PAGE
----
Explore five categories of nanotechnology applications: computers and electronics, energy and the environment, health and medicine, sporting goods, and clothing and textiles. Within each category, learn about products that use nanotechnology.
Nanotechnology builds and makes use of materials at the atomic and molecular scale. The applications of nanotechnology are widespread, and researchers are actively pursuing new ways to use nanotechnology in many fields, from textiles and sporting goods to medical treatments and alternative energy sources. Nanoscale structures are typically defined as between 1 and 100 nanometers in size (one nanometer is one-billionth of a meter) and it is this tiny size that makes the technology so special. Nanotechnology is desirable for many reasons. For example, nanoscale structures can fit in extremely small spaces and have very little mass. Such small devices can also be more energy efficient, faster, and in some cases cheaper to produce than larger devices.
In addition, materials exhibit special properties at the nanoscale. Because of quantum effects and an increase in the surface area-to-volume ratio, the properties of some materials change when reduced to extremely small sizes, causing them to behave differently. For example, materials that are usually insulators might become conductors; substances can change color or go from opaque to transparent; melting points can change; and inert materials can become catalysts. Such unique properties of materials at the nanoscale enable the diverse range of nanotechnology applications.
Although the scope of applications is huge and seemingly unrelated (how could sports equipment and biofuels use similar technology?), the underlying principles of nanotechnology tie many applications together. Nanotechnology brings together scientists and engineers from many fields, including chemistry, biology, physics, optics, electronics, energy, and biomedical engineering. Nanotechnology researchers share a common goal: manipulating matter at the nanoscale.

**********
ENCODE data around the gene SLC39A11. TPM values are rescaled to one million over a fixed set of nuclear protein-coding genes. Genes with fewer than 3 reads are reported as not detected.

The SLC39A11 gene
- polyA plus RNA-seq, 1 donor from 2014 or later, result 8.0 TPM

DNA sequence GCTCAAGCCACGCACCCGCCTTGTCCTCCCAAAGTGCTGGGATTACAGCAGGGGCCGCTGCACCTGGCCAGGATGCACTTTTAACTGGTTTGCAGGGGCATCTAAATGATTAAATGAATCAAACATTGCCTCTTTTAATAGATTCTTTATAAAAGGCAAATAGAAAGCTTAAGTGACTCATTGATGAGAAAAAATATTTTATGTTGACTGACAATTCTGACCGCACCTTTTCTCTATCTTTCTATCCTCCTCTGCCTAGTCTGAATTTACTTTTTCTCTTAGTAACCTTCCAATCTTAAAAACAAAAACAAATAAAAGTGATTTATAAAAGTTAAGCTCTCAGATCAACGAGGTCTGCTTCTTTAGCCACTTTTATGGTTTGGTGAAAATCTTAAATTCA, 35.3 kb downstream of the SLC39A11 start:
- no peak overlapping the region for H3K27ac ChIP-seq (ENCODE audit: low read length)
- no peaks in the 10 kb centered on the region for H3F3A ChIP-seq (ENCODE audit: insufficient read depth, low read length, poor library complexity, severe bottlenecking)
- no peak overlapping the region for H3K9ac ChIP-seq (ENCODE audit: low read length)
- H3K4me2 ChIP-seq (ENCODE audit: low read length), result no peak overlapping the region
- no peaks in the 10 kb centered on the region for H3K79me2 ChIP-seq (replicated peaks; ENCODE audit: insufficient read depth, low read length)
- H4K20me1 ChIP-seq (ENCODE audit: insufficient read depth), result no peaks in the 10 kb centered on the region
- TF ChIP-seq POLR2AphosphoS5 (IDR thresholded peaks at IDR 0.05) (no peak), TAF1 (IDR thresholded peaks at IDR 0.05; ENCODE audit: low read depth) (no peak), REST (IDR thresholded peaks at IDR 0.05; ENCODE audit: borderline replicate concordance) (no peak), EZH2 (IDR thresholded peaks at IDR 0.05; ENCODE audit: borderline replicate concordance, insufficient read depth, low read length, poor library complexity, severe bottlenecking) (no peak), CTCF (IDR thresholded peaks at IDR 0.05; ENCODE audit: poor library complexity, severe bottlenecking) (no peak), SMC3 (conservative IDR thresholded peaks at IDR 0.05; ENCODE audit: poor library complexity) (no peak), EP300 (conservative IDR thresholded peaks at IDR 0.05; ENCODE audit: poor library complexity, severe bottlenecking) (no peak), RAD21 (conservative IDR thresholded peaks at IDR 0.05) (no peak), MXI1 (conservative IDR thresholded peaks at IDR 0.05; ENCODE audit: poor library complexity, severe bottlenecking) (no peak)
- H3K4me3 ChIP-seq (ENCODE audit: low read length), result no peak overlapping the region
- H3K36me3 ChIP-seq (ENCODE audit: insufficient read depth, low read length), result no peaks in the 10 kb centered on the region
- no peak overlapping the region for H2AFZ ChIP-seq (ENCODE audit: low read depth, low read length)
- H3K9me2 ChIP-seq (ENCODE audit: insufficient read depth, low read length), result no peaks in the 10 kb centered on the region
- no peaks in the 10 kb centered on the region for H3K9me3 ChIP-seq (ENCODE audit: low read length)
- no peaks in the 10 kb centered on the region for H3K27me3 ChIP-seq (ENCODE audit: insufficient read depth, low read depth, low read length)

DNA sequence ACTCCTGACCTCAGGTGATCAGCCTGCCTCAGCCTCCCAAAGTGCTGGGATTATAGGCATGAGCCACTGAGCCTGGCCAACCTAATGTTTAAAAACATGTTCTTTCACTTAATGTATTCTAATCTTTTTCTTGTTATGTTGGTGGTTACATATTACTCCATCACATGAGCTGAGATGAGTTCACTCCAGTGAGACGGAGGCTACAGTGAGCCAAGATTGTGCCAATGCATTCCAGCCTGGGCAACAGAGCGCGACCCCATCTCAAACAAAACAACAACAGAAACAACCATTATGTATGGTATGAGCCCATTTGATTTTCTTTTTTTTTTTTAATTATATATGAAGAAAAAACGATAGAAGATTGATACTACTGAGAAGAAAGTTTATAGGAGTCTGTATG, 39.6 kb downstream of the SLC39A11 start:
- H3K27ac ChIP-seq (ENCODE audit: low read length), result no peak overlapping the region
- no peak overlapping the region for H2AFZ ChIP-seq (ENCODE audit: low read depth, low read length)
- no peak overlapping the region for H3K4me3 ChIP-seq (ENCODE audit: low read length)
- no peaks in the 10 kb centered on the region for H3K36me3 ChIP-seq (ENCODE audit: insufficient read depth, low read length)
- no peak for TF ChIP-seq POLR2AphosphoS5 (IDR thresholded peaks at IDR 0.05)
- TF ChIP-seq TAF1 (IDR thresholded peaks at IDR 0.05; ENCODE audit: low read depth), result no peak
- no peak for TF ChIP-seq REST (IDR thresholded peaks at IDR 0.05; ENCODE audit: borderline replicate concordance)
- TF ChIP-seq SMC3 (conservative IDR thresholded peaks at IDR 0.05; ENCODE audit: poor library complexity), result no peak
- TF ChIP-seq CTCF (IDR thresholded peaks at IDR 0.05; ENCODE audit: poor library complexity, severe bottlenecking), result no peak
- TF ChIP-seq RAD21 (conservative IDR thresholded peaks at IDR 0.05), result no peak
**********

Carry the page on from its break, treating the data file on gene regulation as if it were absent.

There are two approaches to nanofabrication—top-down and bottom-up—and each has limitations. The top-down approach uses processes such as photolithography to remove material to produce nano-sized structures; it is a relatively well-established method and has been used to great effect in microtechnology to make integrated circuits and micro-sized mechanical devices. However, there are limits to the size of the features that can be produced using the top-down method. The bottom-up approach builds a structure by adding and moving atoms and molecules. It is an exciting and promising area of research. A variety of techniques, including catalysts, stress fields, electric fields, and van der Waals interactions (which work with other forces within and between molecules), can be used to guide the assembly of nanostructures, although it is challenging to get the structures to grow as desired.
The National Nanotechnology Infrastructure Network (NNIN) consists of 14 nanotechnology facilities, supported by the National Science Foundation, which provide support for users from both academia and industry. These facilities have state-of-the-art equipment for nanoscale fabrication and synthesis, as well as materials characterization capabilities (such as atomic force microscopy or scanning electron microscopy), extensive clean rooms, and expert staff to train and assist researchers. Researchers from all different fields can use the facilities to help with their own specific research needs.